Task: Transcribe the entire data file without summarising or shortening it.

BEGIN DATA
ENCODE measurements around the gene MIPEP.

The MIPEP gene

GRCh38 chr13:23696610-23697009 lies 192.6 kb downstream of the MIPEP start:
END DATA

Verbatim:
ENCODE measurements around the gene MIPEP.

The MIPEP gene

GRCh38 chr13:23696610-23697009 lies 192.6 kb downstream of the MIPEP start: